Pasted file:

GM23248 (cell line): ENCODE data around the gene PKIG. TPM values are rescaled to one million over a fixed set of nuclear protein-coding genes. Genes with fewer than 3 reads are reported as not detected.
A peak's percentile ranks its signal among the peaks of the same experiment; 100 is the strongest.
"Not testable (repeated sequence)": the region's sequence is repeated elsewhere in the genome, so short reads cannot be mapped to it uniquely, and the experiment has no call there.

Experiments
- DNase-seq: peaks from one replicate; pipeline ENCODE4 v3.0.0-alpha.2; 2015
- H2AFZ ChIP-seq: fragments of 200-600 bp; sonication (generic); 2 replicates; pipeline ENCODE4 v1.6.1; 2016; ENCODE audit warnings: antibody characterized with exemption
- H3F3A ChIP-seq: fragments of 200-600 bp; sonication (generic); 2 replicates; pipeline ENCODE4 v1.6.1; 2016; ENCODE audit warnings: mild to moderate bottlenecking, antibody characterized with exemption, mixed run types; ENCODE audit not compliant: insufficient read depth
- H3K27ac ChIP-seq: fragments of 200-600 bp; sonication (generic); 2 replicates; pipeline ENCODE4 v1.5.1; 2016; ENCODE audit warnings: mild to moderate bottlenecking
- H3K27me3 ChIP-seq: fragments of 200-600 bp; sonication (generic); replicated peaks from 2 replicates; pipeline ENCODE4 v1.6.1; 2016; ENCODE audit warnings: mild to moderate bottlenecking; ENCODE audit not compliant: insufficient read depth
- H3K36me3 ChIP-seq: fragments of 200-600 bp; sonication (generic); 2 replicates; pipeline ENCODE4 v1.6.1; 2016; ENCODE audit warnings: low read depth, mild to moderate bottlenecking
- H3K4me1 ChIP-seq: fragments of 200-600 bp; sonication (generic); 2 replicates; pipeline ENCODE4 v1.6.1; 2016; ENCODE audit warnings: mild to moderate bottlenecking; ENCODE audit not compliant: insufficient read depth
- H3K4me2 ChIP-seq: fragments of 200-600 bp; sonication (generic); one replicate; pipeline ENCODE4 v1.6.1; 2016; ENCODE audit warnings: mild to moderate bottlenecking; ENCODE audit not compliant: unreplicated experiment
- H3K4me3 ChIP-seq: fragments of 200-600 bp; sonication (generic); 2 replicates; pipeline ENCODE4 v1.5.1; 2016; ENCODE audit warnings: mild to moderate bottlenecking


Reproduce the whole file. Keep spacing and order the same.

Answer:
GM23248 (cell line): ENCODE data around the gene PKIG. TPM values are rescaled to one million over a fixed set of nuclear protein-coding genes. Genes with fewer than 3 reads are reported as not detected.
A peak's percentile ranks its signal among the peaks of the same experiment; 100 is the strongest.
"Not testable (repeated sequence)": the region's sequence is repeated elsewhere in the genome, so short reads cannot be mapped to it uniquely, and the experiment has no call there.

Experiments
- DNase-seq: peaks from one replicate; pipeline ENCODE4 v3.0.0-alpha.2; 2015
- H2AFZ ChIP-seq: fragments of 200-600 bp; sonication (generic); 2 replicates; pipeline ENCODE4 v1.6.1; 2016; ENCODE audit warnings: antibody characterized with exemption
- H3F3A ChIP-seq: fragments of 200-600 bp; sonication (generic); 2 replicates; pipeline ENCODE4 v1.6.1; 2016; ENCODE audit warnings: mild to moderate bottlenecking, antibody characterized with exemption, mixed run types; ENCODE audit not compliant: insufficient read depth
- H3K27ac ChIP-seq: fragments of 200-600 bp; sonication (generic); 2 replicates; pipeline ENCODE4 v1.5.1; 2016; ENCODE audit warnings: mild to moderate bottlenecking
- H3K27me3 ChIP-seq: fragments of 200-600 bp; sonication (generic); replicated peaks from 2 replicates; pipeline ENCODE4 v1.6.1; 2016; ENCODE audit warnings: mild to moderate bottlenecking; ENCODE audit not compliant: insufficient read depth
- H3K36me3 ChIP-seq: fragments of 200-600 bp; sonication (generic); 2 replicates; pipeline ENCODE4 v1.6.1; 2016; ENCODE audit warnings: low read depth, mild to moderate bottlenecking
- H3K4me1 ChIP-seq: fragments of 200-600 bp; sonication (generic); 2 replicates; pipeline ENCODE4 v1.6.1; 2016; ENCODE audit warnings: mild to moderate bottlenecking; ENCODE audit not compliant: insufficient read depth
- H3K4me2 ChIP-seq: fragments of 200-600 bp; sonication (generic); one replicate; pipeline ENCODE4 v1.6.1; 2016; ENCODE audit warnings: mild to moderate bottlenecking; ENCODE audit not compliant: unreplicated experiment
- H3K4me3 ChIP-seq: fragments of 200-600 bp; sonication (generic); 2 replicates; pipeline ENCODE4 v1.5.1; 2016; ENCODE audit warnings: mild to moderate bottlenecking